Maybe you could give me an algorithm that takes a normally distributed number and generates a uniformly distributed number with correlation approaching 1. I think this would help me.

I would like your thoughts.

Okay, I think I can solve your problem.

What you would do is start with 10 standard normal variables with an arbitray correlation matrix (that is sufficiently postive definite - I suspect you realize this). For simplicity, let's say you want all of the pairwise correlations to be 0.5.

But, the 10-th variable you want to be uniformly distributed. What you do is use the standard normal CDF and transform the 10-th variable from Z (standard normal) to U (these deviates will be uniform on the interval from 0 to 1).

Now, when you do this transformation from Z to U it will change (reduce) the correlation slightly.... 0.50->0.488..

All you need to do is change the initial correlation from 0.50 to 0.511663 for the standard normal variables (Z1,Z2,...,Z9) that are correlated with the 10-th (Uniform) variable. And, that will control for the transformation from Z->U such that all variables have the specified correlations of 0.50 and the specified distributions.

You can get the value of 0.511663 through numerical integration...In this case it's 0.5*Sqrt[Pi/3]=0.511663... - I can explain more on this if this idea works for you.
 
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#9
Dagan,

Thanks for the response. I believe that your approach is going to solve my problem. Please tell me more including where those constants come form.

Thanks
Bob
 

Dragan

Super Moderator
#10
Dagan,

Thanks for the response. I believe that your approach is going to solve my problem. Please tell me more including where those constants come form.

Thanks
Bob
Okay, (I also have a closed formed solution that will help).

For simplicity, let's reduce the number of variables to 3.

Let's specify a correlation matrix for 3 standard normal variables:

Corr[Z1,Z2]=0.6;
Corr[Z1,Z3]=0.7;
Corr[Z2,Z3]=0.9.

It is easy to generate Z1, Z2, and Z3 with the specified correlations - this we both know.

Next, we want Z3 to be uniformly distributed (U3). So, we tranform Z3 as:

U3=Phi(Z3) where U3~U(0,1), where Phi is the standard normal CDF. Note: Many statistical packages will do this transformation (Minitab, SAS, Mathematica, etc, etc). If you don't have one I have some suggestions on how to create your own algorithm.

Now, what is the effect of this transformation on the correlation matrix above? The effect is a reduction in the correlation by a constant of Sqrt[3/Pi]=0.9772... for each variable that was correlated with Z3. That is, the correlation structure is now:

Corr[Z1,Z2]=0.6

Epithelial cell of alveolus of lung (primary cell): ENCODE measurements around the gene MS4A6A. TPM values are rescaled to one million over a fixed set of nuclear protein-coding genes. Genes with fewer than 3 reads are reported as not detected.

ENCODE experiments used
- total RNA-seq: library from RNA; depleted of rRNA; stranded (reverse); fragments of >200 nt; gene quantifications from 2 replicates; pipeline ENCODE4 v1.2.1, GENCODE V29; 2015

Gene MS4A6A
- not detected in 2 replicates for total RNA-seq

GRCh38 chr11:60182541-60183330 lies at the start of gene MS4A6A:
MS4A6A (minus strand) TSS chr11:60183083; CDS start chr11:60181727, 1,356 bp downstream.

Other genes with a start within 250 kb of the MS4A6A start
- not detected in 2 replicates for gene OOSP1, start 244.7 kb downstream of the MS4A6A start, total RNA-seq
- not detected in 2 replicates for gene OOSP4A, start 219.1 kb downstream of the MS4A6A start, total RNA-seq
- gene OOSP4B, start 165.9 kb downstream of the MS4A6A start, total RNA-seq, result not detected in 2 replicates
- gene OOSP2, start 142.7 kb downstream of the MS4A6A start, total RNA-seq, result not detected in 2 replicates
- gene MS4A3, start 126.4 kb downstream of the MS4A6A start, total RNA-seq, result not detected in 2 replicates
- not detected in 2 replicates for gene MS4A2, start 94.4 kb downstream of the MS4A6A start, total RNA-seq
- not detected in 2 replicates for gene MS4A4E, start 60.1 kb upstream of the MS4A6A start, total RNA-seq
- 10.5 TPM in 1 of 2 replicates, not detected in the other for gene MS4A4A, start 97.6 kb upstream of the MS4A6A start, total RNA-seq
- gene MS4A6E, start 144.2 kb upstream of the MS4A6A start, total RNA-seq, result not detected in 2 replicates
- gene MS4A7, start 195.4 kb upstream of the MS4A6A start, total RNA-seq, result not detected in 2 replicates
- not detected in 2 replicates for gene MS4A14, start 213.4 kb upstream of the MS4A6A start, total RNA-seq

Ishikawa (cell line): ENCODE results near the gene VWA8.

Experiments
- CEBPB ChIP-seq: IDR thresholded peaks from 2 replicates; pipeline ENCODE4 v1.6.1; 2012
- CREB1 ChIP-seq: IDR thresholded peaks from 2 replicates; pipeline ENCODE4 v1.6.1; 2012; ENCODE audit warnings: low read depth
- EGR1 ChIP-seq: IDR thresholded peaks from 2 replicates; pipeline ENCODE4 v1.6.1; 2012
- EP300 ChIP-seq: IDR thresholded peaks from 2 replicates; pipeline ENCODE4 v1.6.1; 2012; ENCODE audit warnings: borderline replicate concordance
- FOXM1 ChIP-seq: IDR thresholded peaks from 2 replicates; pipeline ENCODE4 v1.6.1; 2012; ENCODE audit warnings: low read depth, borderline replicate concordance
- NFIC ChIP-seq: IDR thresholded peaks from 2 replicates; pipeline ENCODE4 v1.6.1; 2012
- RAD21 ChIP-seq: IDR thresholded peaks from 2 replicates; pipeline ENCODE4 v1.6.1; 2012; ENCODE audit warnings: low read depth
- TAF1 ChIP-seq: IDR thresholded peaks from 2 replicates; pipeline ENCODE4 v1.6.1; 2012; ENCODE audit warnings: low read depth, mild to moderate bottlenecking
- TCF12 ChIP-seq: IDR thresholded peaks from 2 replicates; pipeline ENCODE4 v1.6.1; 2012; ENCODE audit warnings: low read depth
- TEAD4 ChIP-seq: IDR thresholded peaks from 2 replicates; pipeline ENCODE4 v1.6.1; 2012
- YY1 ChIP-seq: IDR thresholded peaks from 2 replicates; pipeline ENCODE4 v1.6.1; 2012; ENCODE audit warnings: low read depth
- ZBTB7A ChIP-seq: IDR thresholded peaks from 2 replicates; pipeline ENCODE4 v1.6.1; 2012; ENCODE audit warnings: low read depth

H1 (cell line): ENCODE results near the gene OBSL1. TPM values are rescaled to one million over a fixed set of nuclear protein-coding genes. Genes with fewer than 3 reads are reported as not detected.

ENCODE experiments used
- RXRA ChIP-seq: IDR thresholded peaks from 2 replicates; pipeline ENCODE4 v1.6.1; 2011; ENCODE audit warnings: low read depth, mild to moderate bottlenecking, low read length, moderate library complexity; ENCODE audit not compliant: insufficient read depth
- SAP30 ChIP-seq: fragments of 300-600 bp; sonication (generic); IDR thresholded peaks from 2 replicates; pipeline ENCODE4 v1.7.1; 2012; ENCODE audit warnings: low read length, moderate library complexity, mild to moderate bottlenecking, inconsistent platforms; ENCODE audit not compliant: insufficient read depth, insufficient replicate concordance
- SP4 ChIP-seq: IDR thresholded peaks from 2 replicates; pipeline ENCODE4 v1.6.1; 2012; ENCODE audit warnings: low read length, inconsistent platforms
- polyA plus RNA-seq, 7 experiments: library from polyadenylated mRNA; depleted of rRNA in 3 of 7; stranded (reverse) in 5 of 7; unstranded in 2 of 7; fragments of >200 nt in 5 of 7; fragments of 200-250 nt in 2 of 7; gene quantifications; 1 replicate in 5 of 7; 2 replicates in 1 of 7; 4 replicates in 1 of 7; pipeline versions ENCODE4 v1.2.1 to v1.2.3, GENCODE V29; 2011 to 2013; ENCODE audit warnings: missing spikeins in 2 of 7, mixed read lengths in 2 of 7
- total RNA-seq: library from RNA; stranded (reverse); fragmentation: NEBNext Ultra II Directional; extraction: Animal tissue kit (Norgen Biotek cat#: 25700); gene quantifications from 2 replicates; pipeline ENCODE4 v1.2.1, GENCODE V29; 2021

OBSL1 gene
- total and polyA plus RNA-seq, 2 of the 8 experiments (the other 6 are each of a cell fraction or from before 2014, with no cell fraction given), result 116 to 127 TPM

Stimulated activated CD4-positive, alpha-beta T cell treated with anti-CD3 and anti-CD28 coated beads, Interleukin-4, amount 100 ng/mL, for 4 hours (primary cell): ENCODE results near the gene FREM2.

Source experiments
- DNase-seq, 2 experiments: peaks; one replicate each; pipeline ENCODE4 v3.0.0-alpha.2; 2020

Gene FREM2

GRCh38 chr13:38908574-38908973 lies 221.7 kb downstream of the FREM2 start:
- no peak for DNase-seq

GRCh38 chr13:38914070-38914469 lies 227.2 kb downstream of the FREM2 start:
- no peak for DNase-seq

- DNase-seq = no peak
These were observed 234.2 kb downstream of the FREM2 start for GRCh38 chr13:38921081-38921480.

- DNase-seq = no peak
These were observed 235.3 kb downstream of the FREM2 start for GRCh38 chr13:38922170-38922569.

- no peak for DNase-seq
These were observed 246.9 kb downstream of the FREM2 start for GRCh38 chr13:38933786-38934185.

Corr[Z1,U3]=0.7*Sqrt[3/Pi]
Corr[Z2,U3]=0.9*Sqrt[3/Pi].

Therefore, you start with a correlation matrix of Z1, Z2, and Z3 of

Corr[Z1,Z2]=0.6;
Corr[Z1,Z3]=0.7*Sqrt[Pi/3];
Corr[Z2,Z3]=0.9*Sqrt[Pi/3]:.

Then, once you do the transformation on Z3 you will have:
Corr[Z1,Z2]=0.6
Corr[Z1,U3]=0.7
Corr[Z2,U3]=0.9.

You can then tranform U3 to X3~U(30,32) and that will have no effect on the correlation structure.

Note: Your upper bound for a correlation between Z1 (or Z2) and Z3 is 1.0 which would give an upper limit of a correlation between Z1 (or Z2) and U3 = Sqrt[3/Pi] after the transformation of Z3.
 
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#11
Dragan,

Thanks for the response. I am going to be implementing your suggestions in C++ as part of the simulation program I am writing. I am wondering, if you can point me to any websites, or books, that give a more detailed explanation on why your solution works. I would like to know where the
sqrt(PI/3) comes from.

Bob
 

Dragan

Super Moderator
#12
Dragan,

Thanks for the response. I am going to be implementing your suggestions in C++ as part of the simulation program I am writing. I am wondering, if you can point me to any websites, or books, that give a more detailed explanation on why your solution works. I would like to know where the
sqrt(PI/3) comes from.

Bob

Bob: I don't have a source "off the top of my head" and I don't think you really need one because I can just show you where Sqrt[3/Pi] (or Sqrt[Pi/3]) comes from.

Here goes:

Let:
z1 and z2 be standard bivariate normal.

Phi(z2)=Integrate[(1/Sqrt[2*Pi]) * Exp[-u2^2 / 2] du2.

x2=Sqrt[3]*(2*Phi(z2) - 1).

f12 = The Standard Normal Bivariate Density Function -- where Rho_z1z2 is the bivariate correlation between z1 and z2.

Now, form the Double Integral and impose the assumption: -1<Rho_z1z2< +1.

Thus, the correlation between z1 and x2 (Rho_z1x2) is:

Integrate[ (z1*x2) *f12, {z1, -Infinity, Infinity}, {z2, -Infinity, Infinity}] =

= Rho_z1x2 = Sqrt[3/Pi]*Rho_z1z2...a closed form solution:)


Therefore, all we need to do is start with a correlation of Sqrt[Pi/3]*Rho_z1z2

and we get the desired result...that is....the desired correlation between z1 and x2 (which is uniform).....easily done.